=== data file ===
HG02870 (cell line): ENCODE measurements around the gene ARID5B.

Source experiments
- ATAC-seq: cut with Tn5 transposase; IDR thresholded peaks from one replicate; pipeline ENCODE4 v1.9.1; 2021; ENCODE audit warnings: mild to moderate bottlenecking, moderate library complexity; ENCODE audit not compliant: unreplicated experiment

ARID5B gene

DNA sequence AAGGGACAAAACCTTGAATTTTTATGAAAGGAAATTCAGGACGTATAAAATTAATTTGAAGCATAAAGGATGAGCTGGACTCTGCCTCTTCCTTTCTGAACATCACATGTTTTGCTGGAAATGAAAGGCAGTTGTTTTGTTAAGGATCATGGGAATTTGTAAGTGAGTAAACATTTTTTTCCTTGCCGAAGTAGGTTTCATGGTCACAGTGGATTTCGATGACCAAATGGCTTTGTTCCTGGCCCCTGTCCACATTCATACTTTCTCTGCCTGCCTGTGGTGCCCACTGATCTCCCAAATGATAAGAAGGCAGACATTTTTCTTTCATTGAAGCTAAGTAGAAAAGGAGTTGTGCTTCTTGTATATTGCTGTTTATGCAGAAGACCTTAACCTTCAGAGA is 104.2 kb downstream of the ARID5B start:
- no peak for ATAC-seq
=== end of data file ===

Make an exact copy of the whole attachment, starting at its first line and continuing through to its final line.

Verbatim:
HG02870 (cell line): ENCODE measurements around the gene ARID5B.

Source experiments
- ATAC-seq: cut with Tn5 transposase; IDR thresholded peaks from one replicate; pipeline ENCODE4 v1.9.1; 2021; ENCODE audit warnings: mild to moderate bottlenecking, moderate library complexity; ENCODE audit not compliant: unreplicated experiment

ARID5B gene

DNA sequence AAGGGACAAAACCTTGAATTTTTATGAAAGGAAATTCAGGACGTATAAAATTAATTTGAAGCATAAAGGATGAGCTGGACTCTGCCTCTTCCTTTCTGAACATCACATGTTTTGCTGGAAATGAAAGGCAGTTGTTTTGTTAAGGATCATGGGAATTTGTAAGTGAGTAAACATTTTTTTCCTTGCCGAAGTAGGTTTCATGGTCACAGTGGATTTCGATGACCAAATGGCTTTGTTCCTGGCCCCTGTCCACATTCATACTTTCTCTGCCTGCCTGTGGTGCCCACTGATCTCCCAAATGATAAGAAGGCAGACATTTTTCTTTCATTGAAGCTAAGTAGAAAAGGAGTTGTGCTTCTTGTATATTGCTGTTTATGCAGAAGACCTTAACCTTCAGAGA is 104.2 kb downstream of the ARID5B start:
- no peak for ATAC-seq